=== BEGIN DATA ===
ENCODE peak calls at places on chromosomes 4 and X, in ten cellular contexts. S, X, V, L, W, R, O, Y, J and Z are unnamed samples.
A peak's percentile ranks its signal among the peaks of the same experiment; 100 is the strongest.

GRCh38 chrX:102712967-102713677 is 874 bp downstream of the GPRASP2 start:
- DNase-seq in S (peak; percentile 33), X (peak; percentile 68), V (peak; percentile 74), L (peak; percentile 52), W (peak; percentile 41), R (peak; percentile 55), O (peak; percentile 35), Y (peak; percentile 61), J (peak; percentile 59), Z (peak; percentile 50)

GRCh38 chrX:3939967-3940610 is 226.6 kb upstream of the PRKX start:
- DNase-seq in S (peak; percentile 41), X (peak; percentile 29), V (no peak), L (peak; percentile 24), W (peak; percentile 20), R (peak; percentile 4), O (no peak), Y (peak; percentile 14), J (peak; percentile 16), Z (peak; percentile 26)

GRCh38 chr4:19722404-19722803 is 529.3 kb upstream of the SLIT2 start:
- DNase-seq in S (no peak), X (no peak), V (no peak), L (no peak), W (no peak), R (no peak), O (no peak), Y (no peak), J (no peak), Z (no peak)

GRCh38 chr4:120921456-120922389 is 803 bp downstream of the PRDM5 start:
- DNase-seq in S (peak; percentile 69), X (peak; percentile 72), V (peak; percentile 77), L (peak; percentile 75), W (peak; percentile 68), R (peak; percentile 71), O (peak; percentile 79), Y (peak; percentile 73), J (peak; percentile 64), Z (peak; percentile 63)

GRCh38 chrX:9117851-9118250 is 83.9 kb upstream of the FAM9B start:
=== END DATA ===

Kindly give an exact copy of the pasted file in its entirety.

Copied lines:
ENCODE peak calls at places on chromosomes 4 and X, in ten cellular contexts. S, X, V, L, W, R, O, Y, J and Z are unnamed samples.
A peak's percentile ranks its signal among the peaks of the same experiment; 100 is the strongest.

GRCh38 chrX:102712967-102713677 is 874 bp downstream of the GPRASP2 start:
- DNase-seq in S (peak; percentile 33), X (peak; percentile 68), V (peak; percentile 74), L (peak; percentile 52), W (peak; percentile 41), R (peak; percentile 55), O (peak; percentile 35), Y (peak; percentile 61), J (peak; percentile 59), Z (peak; percentile 50)

GRCh38 chrX:3939967-3940610 is 226.6 kb upstream of the PRKX start:
- DNase-seq in S (peak; percentile 41), X (peak; percentile 29), V (no peak), L (peak; percentile 24), W (peak; percentile 20), R (peak; percentile 4), O (no peak), Y (peak; percentile 14), J (peak; percentile 16), Z (peak; percentile 26)

GRCh38 chr4:19722404-19722803 is 529.3 kb upstream of the SLIT2 start:
- DNase-seq in S (no peak), X (no peak), V (no peak), L (no peak), W (no peak), R (no peak), O (no peak), Y (no peak), J (no peak), Z (no peak)

GRCh38 chr4:120921456-120922389 is 803 bp downstream of the PRDM5 start:
- DNase-seq in S (peak; percentile 69), X (peak; percentile 72), V (peak; percentile 77), L (peak; percentile 75), W (peak; percentile 68), R (peak; percentile 71), O (peak; percentile 79), Y (peak; percentile 73), J (peak; percentile 64), Z (peak; percentile 63)

GRCh38 chrX:9117851-9118250 is 83.9 kb upstream of the FAM9B start: